THE DILLIE THAT WAS MILLIE IS NOW PHYLLIS
Thoroughly modern Michael Mayer, who just did Thoroughly Modern Millie in La Jolla, is finally back among us in New York and ready to direct The Credeaux Canvass for Playwrghts Horizons--but he's waiting until we get closer to the Hollywood strike to cast it. (Rehearsals begin April 10, so he has a little time to play with.) If there is a strike, chances are excellent that the play will star Boys Don't Cry Oscar winner Hilary Swank, who did the reading. It's about a will and an art forgery, and its author--Keith Bunin--is already being trumpeted as "the find of the season."....Did ya notice that Erin Dilly, who began rehearsals in the title role of the aforementioned Thoroughly Modern Millie but didn't make it to opening night, is about to come to Broadway sooner than Millie as Young Phyllis in Follies?....The "old Sally" in Follies, twice-Tonyed Judith Ivey, admits to " 'Losing My Mind' these days. I haven't sung since 1984," she moans--and that was a workshop (which never went beyond a workshop) of Philco Blues, about a soap-opera fan. Not to worry, Judy--you are, after all, Judith Ivey, and you're perfect for Sally. "Everybody says that," she shoots back with a quizzical, "beats me" expression....Louis Zorich, the Ziegfeld-like impresario of Follies, looked around the rehearsal room the other day and saw half the cast tearing up over Joan Roberts rendition of "One More Kiss." Roberts is, of course, part of musical-comedy history: She was Laurey in the original Oklahoma!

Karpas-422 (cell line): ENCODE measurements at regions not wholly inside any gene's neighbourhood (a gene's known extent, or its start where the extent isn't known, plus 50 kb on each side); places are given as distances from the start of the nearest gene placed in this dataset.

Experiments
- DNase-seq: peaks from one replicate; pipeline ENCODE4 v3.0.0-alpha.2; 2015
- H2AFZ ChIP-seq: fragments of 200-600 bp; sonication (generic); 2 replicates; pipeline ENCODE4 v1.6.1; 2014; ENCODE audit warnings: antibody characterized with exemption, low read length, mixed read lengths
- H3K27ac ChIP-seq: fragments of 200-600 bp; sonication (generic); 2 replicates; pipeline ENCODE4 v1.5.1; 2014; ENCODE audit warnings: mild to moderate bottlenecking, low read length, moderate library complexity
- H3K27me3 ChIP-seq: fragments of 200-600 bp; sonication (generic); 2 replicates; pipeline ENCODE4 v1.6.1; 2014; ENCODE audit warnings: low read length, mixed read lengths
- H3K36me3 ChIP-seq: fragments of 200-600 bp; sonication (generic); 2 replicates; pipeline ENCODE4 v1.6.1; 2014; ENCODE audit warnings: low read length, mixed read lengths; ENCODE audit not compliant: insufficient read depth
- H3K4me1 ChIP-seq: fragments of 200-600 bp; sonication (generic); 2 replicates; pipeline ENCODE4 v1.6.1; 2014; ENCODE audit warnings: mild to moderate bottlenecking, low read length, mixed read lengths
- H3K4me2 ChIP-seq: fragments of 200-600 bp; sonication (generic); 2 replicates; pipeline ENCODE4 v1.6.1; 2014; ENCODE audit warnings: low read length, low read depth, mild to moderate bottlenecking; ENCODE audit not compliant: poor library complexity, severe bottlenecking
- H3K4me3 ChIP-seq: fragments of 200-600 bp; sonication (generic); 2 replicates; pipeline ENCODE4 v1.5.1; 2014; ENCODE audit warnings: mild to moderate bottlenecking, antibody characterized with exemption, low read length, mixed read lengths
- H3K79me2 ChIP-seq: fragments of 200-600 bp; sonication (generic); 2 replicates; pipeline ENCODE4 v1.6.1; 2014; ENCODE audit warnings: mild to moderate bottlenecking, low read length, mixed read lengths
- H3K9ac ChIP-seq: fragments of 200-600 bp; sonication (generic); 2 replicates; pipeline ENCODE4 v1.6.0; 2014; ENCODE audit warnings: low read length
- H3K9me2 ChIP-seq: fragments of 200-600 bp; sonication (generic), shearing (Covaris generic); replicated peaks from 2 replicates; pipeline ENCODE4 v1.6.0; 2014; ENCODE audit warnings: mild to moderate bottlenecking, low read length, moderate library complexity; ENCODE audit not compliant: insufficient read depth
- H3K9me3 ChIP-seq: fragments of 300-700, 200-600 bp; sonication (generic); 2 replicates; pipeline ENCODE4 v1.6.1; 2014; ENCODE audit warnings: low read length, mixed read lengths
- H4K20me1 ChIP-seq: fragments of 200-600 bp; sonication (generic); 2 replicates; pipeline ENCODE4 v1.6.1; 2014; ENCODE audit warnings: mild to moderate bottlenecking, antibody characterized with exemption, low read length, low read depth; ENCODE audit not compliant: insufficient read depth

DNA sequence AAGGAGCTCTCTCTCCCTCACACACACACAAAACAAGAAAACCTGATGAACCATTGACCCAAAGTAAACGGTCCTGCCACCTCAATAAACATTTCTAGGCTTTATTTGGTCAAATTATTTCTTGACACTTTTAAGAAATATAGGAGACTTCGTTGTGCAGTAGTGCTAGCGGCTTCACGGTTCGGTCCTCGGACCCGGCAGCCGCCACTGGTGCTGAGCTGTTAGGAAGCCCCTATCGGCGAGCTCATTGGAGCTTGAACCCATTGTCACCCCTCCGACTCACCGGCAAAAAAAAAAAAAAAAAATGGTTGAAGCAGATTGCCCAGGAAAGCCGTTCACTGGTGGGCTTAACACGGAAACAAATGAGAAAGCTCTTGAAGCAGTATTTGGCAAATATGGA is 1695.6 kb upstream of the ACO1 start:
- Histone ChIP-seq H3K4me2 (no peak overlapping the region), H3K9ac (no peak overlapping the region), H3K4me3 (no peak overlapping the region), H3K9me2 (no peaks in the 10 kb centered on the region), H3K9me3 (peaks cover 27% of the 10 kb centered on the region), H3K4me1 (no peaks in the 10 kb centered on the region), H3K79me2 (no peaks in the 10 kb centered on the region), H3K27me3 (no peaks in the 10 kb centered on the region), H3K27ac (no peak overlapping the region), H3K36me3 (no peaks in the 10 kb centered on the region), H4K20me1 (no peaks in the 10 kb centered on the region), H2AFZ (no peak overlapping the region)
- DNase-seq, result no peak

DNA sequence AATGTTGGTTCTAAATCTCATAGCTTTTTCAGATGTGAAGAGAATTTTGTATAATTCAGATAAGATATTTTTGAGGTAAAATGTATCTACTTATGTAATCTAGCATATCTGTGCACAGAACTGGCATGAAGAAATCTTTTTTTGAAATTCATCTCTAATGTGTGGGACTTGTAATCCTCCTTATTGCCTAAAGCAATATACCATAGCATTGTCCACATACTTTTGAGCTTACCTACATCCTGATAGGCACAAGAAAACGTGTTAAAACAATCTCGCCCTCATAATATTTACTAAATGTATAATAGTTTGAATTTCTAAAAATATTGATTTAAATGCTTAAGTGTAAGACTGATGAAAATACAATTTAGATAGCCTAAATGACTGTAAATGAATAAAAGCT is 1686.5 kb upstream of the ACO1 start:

RISES AND FALLS
Robert Falls, who recently helmed both Death of a Salesman and Aida on Broadway, is back in Chicago, directing traffic--i.e., the mad scramble of actors rushing back and forth at the new twin-theater facility at the Goodman, doing two plays simultaneously: the American premieres of Alan Ayckbourn's interconnected hits, House/Garden. One of the few places where that feat could be duplicated in New York is Manhattan Theatre Club's City Center facilities. It is also the most logical place; MTC has a happy history with Ayckbourn, running from Woman in Mind to the recent Comic Potential, so Falls may rise again there next season.
Other news from Chicago: Theatergoers usually play it close to the vest there, ambling rather than stampeding to the box office, but The Producers has already "gone clean." It made $797,436 in its opening week at the Cadillac Palace. One source who has seen the show there says that, in addition to being an assured hit, "It'll put Nathan Lane back on top." Also, Matthew Broderick is in fine form and "carries all the romance in the story." Do you have your tickets yet??? This is your last warning!
FAMILY ROWS, RUSSKIE STYLE